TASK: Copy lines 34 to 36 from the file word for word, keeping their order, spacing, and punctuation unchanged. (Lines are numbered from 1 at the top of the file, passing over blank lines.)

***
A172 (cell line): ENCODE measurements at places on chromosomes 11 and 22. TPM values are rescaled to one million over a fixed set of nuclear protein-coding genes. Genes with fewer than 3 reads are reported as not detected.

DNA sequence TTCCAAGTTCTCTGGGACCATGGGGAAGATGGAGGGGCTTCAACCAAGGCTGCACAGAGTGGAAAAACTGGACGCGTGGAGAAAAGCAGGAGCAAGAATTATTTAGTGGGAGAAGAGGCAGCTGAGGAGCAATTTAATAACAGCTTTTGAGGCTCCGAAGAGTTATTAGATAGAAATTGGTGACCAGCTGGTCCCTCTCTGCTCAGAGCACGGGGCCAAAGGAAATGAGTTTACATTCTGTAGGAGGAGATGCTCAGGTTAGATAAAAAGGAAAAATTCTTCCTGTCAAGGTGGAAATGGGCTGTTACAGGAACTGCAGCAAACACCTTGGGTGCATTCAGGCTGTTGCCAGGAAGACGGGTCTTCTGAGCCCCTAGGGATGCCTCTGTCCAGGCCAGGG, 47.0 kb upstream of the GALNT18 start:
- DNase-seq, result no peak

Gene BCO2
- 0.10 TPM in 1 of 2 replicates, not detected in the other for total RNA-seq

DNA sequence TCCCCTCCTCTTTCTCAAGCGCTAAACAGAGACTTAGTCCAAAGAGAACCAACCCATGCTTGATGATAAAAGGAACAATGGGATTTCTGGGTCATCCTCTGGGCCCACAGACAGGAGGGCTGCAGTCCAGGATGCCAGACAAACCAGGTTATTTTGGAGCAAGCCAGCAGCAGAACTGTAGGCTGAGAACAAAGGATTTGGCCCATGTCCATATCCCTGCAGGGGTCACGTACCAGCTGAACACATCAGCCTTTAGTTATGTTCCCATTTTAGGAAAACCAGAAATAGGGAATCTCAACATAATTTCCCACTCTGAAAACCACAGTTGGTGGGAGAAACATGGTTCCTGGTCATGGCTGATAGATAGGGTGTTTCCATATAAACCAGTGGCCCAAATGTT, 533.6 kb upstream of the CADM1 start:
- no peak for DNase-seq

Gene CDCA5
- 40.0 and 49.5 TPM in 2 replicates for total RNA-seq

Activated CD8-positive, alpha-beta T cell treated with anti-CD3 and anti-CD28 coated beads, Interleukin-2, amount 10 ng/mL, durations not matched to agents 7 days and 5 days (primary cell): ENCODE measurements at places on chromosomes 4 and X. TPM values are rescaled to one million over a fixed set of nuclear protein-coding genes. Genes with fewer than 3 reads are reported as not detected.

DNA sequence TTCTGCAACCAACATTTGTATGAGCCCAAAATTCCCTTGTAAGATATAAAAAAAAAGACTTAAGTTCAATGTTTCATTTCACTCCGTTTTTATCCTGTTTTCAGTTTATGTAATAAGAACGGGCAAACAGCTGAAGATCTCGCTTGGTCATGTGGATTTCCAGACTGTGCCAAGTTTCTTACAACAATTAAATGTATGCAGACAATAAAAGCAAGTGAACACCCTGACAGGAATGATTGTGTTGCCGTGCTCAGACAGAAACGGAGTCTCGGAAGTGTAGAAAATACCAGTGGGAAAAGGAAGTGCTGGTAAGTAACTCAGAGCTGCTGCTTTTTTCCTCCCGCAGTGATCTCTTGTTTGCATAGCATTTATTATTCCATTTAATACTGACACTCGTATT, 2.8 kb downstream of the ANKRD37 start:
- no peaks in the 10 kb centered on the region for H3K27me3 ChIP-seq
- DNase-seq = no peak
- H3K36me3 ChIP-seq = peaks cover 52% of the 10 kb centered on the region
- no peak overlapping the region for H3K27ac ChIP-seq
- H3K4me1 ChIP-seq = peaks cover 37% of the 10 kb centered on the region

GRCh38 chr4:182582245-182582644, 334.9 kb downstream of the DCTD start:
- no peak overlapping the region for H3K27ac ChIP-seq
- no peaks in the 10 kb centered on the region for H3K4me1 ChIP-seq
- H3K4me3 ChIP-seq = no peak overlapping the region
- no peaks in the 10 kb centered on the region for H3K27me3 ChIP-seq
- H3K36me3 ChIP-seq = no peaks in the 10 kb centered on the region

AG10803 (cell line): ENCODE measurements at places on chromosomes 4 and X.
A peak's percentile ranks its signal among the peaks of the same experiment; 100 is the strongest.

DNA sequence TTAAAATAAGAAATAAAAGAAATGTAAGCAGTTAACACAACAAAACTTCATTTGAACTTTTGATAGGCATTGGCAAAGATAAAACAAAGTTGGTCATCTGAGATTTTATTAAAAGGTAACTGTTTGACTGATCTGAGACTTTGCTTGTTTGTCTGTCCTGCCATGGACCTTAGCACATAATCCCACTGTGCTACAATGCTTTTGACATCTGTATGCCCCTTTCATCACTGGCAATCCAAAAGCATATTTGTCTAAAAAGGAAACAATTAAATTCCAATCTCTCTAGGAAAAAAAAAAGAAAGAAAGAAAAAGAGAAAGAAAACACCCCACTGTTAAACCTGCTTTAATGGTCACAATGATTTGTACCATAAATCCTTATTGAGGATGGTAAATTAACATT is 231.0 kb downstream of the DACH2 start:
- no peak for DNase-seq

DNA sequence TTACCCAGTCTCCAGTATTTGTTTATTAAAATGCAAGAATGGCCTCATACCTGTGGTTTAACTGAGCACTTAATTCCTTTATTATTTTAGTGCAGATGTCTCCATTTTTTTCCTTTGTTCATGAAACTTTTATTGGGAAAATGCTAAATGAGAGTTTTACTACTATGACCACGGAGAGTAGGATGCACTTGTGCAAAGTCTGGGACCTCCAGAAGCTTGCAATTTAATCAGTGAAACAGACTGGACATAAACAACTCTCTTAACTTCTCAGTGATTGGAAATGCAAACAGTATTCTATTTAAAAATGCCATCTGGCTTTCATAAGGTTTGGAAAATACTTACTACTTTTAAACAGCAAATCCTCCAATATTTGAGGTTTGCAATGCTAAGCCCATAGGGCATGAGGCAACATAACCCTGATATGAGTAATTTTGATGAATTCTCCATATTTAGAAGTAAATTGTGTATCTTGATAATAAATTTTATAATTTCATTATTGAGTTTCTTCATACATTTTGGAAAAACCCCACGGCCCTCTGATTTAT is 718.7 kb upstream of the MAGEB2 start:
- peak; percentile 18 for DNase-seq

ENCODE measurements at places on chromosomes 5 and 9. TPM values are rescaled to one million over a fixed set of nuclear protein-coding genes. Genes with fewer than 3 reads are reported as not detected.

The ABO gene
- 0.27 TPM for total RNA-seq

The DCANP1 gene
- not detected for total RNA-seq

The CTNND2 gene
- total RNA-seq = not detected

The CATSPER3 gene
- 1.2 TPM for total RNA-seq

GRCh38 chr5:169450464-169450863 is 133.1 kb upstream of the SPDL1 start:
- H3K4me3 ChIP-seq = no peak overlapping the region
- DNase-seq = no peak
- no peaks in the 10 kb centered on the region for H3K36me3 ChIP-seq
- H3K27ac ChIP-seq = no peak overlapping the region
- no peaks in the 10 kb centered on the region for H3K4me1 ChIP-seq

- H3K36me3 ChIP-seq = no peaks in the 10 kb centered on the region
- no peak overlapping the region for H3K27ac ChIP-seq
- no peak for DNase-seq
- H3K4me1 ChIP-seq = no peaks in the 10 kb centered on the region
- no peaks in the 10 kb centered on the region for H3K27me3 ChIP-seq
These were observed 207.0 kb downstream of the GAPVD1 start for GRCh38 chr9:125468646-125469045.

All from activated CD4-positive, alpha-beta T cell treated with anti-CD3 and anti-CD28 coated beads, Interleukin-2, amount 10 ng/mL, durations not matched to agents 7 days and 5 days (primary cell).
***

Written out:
The CTNND2 gene
- total RNA-seq = not detected

The CATSPER3 gene